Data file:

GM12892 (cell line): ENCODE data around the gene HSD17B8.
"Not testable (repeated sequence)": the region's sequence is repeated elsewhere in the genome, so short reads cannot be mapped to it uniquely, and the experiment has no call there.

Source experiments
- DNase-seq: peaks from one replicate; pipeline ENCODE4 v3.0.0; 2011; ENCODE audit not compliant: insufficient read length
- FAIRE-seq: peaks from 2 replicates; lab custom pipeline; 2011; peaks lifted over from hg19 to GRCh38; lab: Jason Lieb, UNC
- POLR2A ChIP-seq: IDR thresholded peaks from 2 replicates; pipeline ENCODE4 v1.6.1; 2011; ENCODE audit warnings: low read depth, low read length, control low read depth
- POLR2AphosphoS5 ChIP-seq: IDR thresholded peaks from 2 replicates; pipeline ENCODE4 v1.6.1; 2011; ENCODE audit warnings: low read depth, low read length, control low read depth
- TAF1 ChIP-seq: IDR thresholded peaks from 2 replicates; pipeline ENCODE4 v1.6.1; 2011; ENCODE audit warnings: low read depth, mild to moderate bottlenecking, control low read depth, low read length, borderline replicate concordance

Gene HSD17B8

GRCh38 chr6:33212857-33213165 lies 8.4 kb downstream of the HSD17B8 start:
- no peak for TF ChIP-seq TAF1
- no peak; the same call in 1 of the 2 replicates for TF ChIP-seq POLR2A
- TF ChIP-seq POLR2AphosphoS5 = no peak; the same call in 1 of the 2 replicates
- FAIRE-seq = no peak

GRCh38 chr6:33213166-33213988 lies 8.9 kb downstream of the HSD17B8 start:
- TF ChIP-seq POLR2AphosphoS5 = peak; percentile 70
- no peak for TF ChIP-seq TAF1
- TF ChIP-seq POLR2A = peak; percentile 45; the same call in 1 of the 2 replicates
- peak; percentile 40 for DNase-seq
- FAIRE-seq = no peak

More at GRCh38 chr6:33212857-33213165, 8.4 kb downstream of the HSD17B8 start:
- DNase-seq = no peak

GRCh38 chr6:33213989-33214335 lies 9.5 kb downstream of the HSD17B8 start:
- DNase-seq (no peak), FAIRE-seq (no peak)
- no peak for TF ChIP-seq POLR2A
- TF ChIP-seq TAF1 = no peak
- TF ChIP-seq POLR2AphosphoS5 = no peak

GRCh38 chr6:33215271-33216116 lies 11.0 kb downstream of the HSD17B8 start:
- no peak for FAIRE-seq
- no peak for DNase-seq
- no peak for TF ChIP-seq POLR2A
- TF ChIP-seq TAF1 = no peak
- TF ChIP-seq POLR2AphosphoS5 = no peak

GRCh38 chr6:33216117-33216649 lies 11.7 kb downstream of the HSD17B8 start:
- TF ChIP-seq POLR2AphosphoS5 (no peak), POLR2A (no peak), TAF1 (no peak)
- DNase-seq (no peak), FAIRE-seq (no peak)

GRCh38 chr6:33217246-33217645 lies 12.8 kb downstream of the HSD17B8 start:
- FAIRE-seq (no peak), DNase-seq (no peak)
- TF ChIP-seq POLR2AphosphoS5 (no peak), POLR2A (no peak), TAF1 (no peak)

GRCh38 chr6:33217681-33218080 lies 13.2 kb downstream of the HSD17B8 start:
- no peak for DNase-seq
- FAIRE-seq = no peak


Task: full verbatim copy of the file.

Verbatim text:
GM12892 (cell line): ENCODE data around the gene HSD17B8.
"Not testable (repeated sequence)": the region's sequence is repeated elsewhere in the genome, so short reads cannot be mapped to it uniquely, and the experiment has no call there.

Source experiments
- DNase-seq: peaks from one replicate; pipeline ENCODE4 v3.0.0; 2011; ENCODE audit not compliant: insufficient read length
- FAIRE-seq: peaks from 2 replicates; lab custom pipeline; 2011; peaks lifted over from hg19 to GRCh38; lab: Jason Lieb, UNC
- POLR2A ChIP-seq: IDR thresholded peaks from 2 replicates; pipeline ENCODE4 v1.6.1; 2011; ENCODE audit warnings: low read depth, low read length, control low read depth
- POLR2AphosphoS5 ChIP-seq: IDR thresholded peaks from 2 replicates; pipeline ENCODE4 v1.6.1; 2011; ENCODE audit warnings: low read depth, low read length, control low read depth
- TAF1 ChIP-seq: IDR thresholded peaks from 2 replicates; pipeline ENCODE4 v1.6.1; 2011; ENCODE audit warnings: low read depth, mild to moderate bottlenecking, control low read depth, low read length, borderline replicate concordance

Gene HSD17B8

GRCh38 chr6:33212857-33213165 lies 8.4 kb downstream of the HSD17B8 start:
- no peak for TF ChIP-seq TAF1
- no peak; the same call in 1 of the 2 replicates for TF ChIP-seq POLR2A
- TF ChIP-seq POLR2AphosphoS5 = no peak; the same call in 1 of the 2 replicates
- FAIRE-seq = no peak

GRCh38 chr6:33213166-33213988 lies 8.9 kb downstream of the HSD17B8 start:
- TF ChIP-seq POLR2AphosphoS5 = peak; percentile 70
- no peak for TF ChIP-seq TAF1
- TF ChIP-seq POLR2A = peak; percentile 45; the same call in 1 of the 2 replicates
- peak; percentile 40 for DNase-seq
- FAIRE-seq = no peak

More at GRCh38 chr6:33212857-33213165, 8.4 kb downstream of the HSD17B8 start:
- DNase-seq = no peak

GRCh38 chr6:33213989-33214335 lies 9.5 kb downstream of the HSD17B8 start:
- DNase-seq (no peak), FAIRE-seq (no peak)
- no peak for TF ChIP-seq POLR2A
- TF ChIP-seq TAF1 = no peak
- TF ChIP-seq POLR2AphosphoS5 = no peak

GRCh38 chr6:33215271-33216116 lies 11.0 kb downstream of the HSD17B8 start:
- no peak for FAIRE-seq
- no peak for DNase-seq
- no peak for TF ChIP-seq POLR2A
- TF ChIP-seq TAF1 = no peak
- TF ChIP-seq POLR2AphosphoS5 = no peak

GRCh38 chr6:33216117-33216649 lies 11.7 kb downstream of the HSD17B8 start:
- TF ChIP-seq POLR2AphosphoS5 (no peak), POLR2A (no peak), TAF1 (no peak)
- DNase-seq (no peak), FAIRE-seq (no peak)

GRCh38 chr6:33217246-33217645 lies 12.8 kb downstream of the HSD17B8 start:
- FAIRE-seq (no peak), DNase-seq (no peak)
- TF ChIP-seq POLR2AphosphoS5 (no peak), POLR2A (no peak), TAF1 (no peak)

GRCh38 chr6:33217681-33218080 lies 13.2 kb downstream of the HSD17B8 start:
- no peak for DNase-seq
- FAIRE-seq = no peak